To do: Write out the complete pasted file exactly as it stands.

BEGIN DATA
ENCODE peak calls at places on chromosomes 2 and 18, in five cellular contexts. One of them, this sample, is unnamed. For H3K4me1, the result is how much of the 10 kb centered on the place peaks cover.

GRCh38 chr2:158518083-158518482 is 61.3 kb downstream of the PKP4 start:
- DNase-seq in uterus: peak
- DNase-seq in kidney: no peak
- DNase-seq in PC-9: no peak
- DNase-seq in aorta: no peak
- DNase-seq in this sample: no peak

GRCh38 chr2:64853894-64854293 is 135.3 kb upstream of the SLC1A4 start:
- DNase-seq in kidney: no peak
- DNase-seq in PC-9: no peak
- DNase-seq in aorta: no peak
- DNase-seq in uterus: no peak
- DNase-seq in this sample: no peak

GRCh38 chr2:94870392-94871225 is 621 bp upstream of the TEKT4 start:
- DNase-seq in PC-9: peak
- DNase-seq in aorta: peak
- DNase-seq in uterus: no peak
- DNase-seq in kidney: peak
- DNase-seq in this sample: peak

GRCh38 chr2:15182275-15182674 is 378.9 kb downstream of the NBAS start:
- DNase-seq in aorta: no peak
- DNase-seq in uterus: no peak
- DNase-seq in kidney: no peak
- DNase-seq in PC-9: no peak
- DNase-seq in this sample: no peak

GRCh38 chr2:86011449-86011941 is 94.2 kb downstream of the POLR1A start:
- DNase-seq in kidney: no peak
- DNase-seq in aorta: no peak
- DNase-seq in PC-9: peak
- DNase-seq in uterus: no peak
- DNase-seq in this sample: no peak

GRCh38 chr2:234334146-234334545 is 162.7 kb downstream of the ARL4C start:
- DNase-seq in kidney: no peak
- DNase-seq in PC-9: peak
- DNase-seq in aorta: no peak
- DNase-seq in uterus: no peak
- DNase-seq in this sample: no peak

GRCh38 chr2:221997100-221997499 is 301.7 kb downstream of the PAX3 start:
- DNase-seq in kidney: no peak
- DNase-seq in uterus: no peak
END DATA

ENCODE peak calls at places on chromosomes 2 and 18, in five cellular contexts. One of them, this sample, is unnamed. For H3K4me1, the result is how much of the 10 kb centered on the place peaks cover.

GRCh38 chr2:158518083-158518482 is 61.3 kb downstream of the PKP4 start:
- DNase-seq in uterus: peak
- DNase-seq in kidney: no peak
- DNase-seq in PC-9: no peak
- DNase-seq in aorta: no peak
- DNase-seq in this sample: no peak

GRCh38 chr2:64853894-64854293 is 135.3 kb upstream of the SLC1A4 start:
- DNase-seq in kidney: no peak
- DNase-seq in PC-9: no peak
- DNase-seq in aorta: no peak
- DNase-seq in uterus: no peak
- DNase-seq in this sample: no peak

GRCh38 chr2:94870392-94871225 is 621 bp upstream of the TEKT4 start:
- DNase-seq in PC-9: peak
- DNase-seq in aorta: peak
- DNase-seq in uterus: no peak
- DNase-seq in kidney: peak
- DNase-seq in this sample: peak

GRCh38 chr2:15182275-15182674 is 378.9 kb downstream of the NBAS start:
- DNase-seq in aorta: no peak
- DNase-seq in uterus: no peak
- DNase-seq in kidney: no peak
- DNase-seq in PC-9: no peak
- DNase-seq in this sample: no peak

GRCh38 chr2:86011449-86011941 is 94.2 kb downstream of the POLR1A start:
- DNase-seq in kidney: no peak
- DNase-seq in aorta: no peak
- DNase-seq in PC-9: peak
- DNase-seq in uterus: no peak
- DNase-seq in this sample: no peak

GRCh38 chr2:234334146-234334545 is 162.7 kb downstream of the ARL4C start:
- DNase-seq in kidney: no peak
- DNase-seq in PC-9: peak
- DNase-seq in aorta: no peak
- DNase-seq in uterus: no peak
- DNase-seq in this sample: no peak

GRCh38 chr2:221997100-221997499 is 301.7 kb downstream of the PAX3 start:
- DNase-seq in kidney: no peak
- DNase-seq in uterus: no peak